Shiite militiamen south of Baghdad, July 2014
Alaa Al-Marjani / Reuters

Last week, rockets landed in what was once known as the Green Zone—the heavily fortified neighborhood in western Baghdad where the American embassy is located. It was the second such attack since May, when another rocket exploded near the massive U.S. compound. Then as now, the Trump administration thinks the attacks were the work of Shiite militias in Iraq with close ties to Iran. Washington has long called on the Iraqi government to clamp down on these Iranian proxy forces and cut off relations with Tehran. The U.S. response to the latest attack will likely be to double down on those calls and dial up the pressure on Baghdad.

That approach is unwise. The current government in Baghdad is on good terms with Washington but cannot survive if it makes an enemy of Tehran. The last thing it wants is to get caught in the crossfire between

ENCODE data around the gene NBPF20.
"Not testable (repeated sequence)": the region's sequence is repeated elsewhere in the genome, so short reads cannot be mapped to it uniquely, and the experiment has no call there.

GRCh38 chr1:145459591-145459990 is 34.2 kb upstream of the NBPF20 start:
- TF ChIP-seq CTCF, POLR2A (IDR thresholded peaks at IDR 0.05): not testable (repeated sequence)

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  • ROBERT S. FORD is a Senior Fellow at the Middle East Institute and Kissinger Senior Fellow at Yale University’s Jackson Institute for Global Affairs. He worked at the American embassy in Baghdad from 2004 to 2006 and 2008 to 2010. From 2011 to 2014, he served as U.S. Ambassador to Syria.
  • RANDA SLIM is Director of the Conflict Resolution and Track II Dialogues Program at the Middle East Institute and a Nonresident Fellow at the Johns Hopkins University School of Advanced International Studies Foreign Policy Institute.
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